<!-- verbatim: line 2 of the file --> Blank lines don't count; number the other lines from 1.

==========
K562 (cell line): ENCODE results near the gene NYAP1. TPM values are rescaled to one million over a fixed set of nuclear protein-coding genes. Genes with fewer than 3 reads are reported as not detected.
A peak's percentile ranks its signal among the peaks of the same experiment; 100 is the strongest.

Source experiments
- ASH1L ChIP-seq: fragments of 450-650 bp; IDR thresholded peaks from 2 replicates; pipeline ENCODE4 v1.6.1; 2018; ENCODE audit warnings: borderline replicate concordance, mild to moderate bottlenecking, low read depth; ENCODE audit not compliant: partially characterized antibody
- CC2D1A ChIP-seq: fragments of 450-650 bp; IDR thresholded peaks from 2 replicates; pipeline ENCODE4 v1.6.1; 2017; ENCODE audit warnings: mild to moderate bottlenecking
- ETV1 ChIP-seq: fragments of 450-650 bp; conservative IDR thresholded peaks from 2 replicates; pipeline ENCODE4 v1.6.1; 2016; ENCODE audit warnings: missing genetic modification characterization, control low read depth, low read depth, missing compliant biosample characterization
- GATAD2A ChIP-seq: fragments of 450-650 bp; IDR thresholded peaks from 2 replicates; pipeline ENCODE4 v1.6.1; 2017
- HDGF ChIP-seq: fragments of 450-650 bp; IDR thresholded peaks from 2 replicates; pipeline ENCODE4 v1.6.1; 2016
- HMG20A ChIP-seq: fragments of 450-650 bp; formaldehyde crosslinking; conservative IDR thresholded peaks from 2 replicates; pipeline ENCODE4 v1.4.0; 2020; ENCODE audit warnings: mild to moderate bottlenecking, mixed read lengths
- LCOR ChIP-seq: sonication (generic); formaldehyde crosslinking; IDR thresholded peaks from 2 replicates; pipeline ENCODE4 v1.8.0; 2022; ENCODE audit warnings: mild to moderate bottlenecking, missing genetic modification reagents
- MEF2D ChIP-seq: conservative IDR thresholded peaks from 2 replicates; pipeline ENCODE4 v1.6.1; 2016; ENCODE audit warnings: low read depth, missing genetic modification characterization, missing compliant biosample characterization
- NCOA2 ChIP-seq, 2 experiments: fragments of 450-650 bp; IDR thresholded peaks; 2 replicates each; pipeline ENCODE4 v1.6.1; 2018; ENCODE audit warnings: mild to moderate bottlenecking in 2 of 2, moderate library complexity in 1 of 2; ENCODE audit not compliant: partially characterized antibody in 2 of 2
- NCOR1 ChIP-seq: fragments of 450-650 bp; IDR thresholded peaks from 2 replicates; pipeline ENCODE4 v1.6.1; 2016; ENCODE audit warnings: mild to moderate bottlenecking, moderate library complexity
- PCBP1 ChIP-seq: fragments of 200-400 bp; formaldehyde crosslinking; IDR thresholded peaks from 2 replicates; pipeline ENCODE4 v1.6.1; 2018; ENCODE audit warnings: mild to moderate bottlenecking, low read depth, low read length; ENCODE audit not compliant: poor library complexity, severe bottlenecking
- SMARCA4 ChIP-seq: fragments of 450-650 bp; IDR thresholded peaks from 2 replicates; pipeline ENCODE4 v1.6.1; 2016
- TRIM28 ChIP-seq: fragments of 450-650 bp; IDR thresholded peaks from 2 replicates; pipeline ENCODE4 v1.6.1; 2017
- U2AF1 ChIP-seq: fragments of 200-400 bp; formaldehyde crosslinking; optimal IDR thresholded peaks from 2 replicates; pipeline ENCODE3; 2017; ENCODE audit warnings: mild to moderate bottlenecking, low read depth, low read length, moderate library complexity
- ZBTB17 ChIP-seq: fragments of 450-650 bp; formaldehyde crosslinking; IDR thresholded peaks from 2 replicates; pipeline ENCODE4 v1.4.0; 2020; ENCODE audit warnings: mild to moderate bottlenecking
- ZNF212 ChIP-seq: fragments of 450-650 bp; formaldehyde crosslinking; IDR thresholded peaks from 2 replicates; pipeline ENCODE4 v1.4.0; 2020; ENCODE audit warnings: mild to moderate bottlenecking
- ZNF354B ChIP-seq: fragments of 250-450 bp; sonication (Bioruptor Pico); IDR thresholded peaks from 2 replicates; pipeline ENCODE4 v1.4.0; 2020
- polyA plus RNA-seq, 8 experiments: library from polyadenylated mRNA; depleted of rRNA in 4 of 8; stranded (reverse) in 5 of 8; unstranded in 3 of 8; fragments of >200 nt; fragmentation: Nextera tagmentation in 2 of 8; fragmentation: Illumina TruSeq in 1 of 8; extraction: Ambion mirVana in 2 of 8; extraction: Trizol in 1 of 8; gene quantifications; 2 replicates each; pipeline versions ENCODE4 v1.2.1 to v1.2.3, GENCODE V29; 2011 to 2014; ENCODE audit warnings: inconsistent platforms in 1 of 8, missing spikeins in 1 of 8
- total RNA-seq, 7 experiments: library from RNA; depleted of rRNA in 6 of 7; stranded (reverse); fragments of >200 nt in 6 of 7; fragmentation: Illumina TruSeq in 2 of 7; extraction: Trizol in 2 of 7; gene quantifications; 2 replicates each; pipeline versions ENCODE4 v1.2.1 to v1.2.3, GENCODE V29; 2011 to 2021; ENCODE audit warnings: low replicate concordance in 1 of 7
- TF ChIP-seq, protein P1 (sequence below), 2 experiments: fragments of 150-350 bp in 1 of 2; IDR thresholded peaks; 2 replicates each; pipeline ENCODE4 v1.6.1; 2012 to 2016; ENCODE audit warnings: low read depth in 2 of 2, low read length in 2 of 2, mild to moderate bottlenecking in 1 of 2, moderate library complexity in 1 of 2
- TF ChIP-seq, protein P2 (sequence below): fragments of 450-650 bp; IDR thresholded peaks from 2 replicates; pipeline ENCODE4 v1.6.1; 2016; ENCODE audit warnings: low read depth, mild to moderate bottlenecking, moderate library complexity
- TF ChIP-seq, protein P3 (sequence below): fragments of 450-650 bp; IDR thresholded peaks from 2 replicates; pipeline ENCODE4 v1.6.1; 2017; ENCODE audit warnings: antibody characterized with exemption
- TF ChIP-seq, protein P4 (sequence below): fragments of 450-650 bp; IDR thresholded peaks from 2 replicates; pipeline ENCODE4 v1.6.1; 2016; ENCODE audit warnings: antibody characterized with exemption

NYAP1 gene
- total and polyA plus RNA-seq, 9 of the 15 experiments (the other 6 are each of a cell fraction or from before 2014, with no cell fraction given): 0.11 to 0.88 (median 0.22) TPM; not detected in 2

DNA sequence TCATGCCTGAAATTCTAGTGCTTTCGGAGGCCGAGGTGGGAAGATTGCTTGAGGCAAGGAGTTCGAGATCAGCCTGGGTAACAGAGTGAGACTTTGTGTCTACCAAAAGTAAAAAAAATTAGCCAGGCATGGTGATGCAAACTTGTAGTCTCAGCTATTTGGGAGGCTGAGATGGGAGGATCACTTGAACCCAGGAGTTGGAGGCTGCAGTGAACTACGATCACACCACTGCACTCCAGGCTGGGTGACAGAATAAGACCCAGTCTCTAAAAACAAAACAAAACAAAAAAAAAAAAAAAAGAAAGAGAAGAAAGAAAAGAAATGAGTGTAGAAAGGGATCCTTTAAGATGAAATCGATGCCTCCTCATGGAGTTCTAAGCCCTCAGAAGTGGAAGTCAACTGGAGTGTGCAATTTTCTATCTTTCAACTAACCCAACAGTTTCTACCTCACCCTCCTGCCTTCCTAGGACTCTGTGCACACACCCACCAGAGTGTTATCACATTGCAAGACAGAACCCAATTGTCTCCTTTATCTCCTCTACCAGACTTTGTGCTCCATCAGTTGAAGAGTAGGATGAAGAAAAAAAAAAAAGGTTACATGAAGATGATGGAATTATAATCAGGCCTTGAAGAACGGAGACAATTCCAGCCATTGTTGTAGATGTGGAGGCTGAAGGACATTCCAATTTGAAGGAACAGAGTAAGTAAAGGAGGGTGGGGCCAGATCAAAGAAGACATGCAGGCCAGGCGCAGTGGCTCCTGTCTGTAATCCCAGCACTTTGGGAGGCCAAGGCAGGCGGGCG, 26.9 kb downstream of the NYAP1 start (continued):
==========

A peak's percentile ranks its signal among the peaks of the same experiment; 100 is the strongest.